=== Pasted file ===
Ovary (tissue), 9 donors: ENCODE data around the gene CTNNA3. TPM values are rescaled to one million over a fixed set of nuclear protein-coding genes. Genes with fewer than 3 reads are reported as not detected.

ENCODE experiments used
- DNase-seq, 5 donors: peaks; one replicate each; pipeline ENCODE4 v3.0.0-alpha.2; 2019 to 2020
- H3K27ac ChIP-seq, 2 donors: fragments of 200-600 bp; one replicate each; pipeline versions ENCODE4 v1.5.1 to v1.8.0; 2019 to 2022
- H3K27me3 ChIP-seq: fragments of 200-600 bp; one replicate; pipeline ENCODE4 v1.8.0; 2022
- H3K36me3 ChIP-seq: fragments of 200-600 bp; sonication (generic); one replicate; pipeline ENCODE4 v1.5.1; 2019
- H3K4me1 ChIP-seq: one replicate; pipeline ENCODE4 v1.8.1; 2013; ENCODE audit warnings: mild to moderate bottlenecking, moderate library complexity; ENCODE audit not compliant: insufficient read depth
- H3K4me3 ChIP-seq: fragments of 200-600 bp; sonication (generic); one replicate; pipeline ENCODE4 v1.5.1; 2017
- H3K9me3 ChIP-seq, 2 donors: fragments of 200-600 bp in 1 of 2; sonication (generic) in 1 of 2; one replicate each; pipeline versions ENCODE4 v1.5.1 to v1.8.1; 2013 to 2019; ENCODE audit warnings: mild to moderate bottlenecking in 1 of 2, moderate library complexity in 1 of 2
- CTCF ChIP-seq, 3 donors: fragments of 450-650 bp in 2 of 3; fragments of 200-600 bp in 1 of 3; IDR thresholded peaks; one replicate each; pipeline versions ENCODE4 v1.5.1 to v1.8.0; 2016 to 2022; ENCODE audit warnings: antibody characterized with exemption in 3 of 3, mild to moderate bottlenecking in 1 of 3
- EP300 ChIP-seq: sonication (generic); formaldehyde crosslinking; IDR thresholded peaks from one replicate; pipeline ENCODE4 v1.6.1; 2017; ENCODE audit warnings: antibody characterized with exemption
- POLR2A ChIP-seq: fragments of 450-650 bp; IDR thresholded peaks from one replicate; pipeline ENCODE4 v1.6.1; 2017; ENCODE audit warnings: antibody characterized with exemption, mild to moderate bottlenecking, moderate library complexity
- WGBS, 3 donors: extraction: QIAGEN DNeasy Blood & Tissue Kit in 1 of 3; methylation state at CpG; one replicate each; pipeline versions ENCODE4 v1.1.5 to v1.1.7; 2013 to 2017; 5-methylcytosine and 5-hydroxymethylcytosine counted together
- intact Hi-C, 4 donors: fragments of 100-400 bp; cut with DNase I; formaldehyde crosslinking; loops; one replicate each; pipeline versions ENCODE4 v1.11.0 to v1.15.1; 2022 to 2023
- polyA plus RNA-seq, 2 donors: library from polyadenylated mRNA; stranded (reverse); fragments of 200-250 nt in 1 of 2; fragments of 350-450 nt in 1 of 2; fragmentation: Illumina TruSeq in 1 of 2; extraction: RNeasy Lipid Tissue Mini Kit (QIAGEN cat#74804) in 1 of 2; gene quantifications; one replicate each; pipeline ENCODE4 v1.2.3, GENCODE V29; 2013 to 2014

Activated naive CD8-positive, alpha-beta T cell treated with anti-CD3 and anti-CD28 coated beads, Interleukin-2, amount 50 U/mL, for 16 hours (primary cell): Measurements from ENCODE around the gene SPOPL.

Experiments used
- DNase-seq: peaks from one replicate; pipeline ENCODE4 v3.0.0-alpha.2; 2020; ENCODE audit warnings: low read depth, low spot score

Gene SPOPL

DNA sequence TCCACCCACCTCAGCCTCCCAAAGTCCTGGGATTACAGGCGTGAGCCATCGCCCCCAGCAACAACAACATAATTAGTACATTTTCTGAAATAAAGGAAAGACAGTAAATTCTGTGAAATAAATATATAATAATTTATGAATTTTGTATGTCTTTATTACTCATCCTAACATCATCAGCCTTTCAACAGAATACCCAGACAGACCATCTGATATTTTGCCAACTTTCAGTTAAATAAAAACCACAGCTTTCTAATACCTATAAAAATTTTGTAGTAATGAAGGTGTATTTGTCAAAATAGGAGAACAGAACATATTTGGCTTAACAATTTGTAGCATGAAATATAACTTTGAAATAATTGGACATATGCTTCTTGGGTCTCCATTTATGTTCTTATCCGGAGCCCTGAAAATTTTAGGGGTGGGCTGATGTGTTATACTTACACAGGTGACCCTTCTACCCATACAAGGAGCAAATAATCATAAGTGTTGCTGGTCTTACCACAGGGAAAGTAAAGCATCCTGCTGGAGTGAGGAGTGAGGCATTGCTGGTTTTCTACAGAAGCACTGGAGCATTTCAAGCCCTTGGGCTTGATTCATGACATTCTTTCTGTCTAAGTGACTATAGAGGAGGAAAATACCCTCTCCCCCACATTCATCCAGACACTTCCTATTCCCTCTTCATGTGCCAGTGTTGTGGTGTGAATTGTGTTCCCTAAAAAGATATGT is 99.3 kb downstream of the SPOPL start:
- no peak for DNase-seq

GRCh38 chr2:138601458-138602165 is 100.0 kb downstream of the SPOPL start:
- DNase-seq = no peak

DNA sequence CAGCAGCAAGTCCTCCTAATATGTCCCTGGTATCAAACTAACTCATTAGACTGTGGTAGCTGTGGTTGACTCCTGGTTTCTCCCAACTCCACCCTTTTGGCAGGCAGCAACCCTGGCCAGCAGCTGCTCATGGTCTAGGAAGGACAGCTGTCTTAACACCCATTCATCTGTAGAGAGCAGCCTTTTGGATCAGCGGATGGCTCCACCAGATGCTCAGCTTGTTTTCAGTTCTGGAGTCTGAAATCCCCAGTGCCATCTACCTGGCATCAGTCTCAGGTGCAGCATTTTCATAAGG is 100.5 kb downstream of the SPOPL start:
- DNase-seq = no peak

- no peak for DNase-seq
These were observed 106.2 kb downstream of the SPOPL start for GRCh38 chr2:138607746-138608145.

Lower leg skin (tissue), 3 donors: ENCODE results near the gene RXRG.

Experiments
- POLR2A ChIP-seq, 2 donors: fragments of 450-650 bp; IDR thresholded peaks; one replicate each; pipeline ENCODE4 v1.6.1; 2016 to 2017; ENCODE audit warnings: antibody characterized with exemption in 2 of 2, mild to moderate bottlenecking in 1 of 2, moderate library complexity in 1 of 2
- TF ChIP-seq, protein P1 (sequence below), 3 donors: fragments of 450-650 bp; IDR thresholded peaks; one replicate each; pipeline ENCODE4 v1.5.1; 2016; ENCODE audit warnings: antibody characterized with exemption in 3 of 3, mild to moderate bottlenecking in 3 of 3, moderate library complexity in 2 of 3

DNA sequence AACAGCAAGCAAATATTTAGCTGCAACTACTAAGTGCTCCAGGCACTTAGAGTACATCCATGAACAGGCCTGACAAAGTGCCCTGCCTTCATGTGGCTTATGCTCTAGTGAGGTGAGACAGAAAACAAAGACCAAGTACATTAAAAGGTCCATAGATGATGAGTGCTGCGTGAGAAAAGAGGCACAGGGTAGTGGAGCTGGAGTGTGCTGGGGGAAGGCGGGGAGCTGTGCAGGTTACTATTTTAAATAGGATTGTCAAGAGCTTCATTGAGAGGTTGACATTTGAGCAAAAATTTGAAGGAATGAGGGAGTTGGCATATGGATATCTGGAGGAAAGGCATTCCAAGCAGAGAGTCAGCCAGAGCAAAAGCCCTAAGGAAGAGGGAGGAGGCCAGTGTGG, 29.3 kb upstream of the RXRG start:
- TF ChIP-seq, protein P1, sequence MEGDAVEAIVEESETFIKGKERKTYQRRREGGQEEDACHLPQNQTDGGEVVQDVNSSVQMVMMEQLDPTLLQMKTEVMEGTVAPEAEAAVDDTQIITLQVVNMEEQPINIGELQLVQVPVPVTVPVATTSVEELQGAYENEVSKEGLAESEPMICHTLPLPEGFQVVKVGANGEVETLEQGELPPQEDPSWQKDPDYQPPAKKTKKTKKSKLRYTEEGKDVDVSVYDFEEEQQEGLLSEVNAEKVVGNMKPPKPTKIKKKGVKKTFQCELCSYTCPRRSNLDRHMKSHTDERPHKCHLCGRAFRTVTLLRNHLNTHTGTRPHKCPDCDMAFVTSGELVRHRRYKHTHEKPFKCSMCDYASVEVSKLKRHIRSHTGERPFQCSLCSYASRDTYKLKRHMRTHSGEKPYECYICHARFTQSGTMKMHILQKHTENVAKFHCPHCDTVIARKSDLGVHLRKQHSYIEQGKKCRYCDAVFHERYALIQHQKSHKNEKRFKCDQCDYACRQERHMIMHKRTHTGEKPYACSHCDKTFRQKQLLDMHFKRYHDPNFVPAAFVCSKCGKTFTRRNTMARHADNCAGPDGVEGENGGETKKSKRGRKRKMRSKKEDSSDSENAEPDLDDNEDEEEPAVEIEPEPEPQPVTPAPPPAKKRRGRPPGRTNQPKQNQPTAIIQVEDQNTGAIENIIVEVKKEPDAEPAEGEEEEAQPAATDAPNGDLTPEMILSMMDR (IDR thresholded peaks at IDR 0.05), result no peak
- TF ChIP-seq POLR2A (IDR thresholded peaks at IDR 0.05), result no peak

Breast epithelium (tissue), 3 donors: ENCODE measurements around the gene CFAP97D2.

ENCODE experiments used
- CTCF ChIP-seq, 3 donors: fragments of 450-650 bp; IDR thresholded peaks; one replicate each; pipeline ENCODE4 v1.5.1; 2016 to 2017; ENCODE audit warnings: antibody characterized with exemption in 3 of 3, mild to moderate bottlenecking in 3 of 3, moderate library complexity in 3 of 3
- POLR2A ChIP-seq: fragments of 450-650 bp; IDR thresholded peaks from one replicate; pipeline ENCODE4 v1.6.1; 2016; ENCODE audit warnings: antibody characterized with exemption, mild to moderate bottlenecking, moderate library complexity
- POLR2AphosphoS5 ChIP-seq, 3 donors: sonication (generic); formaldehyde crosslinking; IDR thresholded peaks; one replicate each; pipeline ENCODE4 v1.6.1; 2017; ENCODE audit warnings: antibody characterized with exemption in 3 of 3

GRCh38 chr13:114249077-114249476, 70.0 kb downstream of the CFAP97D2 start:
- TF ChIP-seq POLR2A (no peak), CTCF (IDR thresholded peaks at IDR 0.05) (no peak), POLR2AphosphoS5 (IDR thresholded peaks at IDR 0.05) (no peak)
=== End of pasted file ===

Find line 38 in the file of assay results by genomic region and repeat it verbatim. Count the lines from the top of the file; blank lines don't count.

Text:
- POLR2A ChIP-seq: fragments of 450-650 bp; IDR thresholded peaks from one replicate; pipeline ENCODE4 v1.6.1; 2016; ENCODE audit warnings: antibody characterized with exemption, mild to moderate bottlenecking, moderate library complexity